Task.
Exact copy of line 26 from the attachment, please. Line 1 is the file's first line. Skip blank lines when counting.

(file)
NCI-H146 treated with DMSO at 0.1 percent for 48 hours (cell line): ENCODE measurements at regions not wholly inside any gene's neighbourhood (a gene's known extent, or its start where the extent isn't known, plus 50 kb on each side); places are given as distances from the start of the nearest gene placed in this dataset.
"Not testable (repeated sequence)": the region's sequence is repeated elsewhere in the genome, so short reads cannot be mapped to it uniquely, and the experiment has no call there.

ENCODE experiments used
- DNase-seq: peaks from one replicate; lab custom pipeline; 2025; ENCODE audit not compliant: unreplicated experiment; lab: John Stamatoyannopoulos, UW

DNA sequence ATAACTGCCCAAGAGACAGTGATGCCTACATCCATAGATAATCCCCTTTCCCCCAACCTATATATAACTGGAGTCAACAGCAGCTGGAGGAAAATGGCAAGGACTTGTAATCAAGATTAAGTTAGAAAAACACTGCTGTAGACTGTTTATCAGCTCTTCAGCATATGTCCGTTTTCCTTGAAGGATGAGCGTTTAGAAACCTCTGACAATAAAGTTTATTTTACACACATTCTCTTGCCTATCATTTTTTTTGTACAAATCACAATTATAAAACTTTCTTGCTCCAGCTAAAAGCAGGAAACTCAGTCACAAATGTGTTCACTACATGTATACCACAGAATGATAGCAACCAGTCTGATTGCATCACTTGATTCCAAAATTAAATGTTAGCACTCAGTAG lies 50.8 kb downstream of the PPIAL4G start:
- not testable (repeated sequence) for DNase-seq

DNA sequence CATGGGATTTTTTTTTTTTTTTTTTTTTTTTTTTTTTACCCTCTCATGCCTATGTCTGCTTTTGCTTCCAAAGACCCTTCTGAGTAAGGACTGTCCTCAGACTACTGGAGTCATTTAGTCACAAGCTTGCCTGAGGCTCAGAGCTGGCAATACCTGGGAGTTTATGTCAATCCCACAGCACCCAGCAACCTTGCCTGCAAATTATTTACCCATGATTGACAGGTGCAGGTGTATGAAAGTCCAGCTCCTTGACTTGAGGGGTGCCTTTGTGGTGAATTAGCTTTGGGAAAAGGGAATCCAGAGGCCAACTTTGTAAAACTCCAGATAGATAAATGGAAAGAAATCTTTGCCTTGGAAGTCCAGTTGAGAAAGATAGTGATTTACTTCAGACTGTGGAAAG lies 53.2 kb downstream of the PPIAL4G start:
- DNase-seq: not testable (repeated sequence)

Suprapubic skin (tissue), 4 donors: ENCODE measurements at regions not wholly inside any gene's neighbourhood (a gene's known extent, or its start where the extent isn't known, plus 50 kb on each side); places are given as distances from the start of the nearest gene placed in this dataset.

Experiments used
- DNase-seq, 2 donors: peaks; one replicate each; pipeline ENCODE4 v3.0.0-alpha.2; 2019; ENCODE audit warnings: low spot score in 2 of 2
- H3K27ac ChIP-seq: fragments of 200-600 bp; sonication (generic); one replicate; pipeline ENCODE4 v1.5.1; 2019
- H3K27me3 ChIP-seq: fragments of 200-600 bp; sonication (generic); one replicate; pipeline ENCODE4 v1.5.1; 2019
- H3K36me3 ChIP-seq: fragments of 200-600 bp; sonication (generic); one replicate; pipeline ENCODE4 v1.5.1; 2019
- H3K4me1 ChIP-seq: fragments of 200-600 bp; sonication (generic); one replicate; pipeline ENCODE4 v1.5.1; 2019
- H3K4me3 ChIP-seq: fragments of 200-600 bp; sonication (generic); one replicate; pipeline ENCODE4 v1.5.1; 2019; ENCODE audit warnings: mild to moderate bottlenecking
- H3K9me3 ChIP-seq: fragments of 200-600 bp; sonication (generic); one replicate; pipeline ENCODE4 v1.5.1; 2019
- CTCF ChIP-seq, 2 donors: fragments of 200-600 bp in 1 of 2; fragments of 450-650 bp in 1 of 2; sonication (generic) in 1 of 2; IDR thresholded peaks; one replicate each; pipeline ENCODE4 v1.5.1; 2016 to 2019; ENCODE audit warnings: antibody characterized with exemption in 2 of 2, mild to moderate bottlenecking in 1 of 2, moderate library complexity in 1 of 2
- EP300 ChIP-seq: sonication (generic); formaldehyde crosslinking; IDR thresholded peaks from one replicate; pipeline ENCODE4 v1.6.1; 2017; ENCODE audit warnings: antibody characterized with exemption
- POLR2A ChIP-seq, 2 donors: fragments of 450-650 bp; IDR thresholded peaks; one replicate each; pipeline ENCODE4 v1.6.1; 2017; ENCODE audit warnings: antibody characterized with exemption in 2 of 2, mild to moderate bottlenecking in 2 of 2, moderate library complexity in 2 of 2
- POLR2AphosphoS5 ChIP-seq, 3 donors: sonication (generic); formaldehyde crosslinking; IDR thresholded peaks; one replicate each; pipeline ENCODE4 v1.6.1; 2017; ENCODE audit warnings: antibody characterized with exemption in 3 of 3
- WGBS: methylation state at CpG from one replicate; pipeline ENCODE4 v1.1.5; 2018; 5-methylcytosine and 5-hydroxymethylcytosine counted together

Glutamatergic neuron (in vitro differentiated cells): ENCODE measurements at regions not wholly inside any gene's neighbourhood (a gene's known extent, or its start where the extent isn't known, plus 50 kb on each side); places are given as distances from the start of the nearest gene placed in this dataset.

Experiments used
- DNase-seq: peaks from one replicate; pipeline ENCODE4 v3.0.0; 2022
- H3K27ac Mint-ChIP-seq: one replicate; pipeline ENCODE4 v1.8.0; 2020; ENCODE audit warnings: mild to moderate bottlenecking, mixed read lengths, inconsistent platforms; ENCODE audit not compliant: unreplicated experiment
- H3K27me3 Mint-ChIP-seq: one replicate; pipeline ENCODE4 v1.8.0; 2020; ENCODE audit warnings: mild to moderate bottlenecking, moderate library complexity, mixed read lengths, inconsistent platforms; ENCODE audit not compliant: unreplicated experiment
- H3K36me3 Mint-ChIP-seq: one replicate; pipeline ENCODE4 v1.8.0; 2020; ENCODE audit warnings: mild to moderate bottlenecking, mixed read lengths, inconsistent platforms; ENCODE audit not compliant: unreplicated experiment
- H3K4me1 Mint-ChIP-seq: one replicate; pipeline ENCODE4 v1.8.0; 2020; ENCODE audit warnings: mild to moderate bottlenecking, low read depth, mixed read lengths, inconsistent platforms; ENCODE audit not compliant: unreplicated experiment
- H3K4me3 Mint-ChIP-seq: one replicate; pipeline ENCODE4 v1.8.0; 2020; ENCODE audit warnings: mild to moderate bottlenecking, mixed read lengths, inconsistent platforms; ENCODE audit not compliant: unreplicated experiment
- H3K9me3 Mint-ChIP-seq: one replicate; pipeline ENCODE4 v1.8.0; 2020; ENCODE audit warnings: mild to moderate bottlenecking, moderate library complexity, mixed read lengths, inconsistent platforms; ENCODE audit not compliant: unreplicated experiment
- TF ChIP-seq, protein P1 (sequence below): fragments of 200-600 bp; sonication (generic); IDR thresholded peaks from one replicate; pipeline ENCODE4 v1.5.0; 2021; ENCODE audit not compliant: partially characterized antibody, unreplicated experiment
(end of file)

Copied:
- H3K27ac Mint-ChIP-seq: one replicate; pipeline ENCODE4 v1.8.0; 2020; ENCODE audit warnings: mild to moderate bottlenecking, mixed read lengths, inconsistent platforms; ENCODE audit not compliant: unreplicated experiment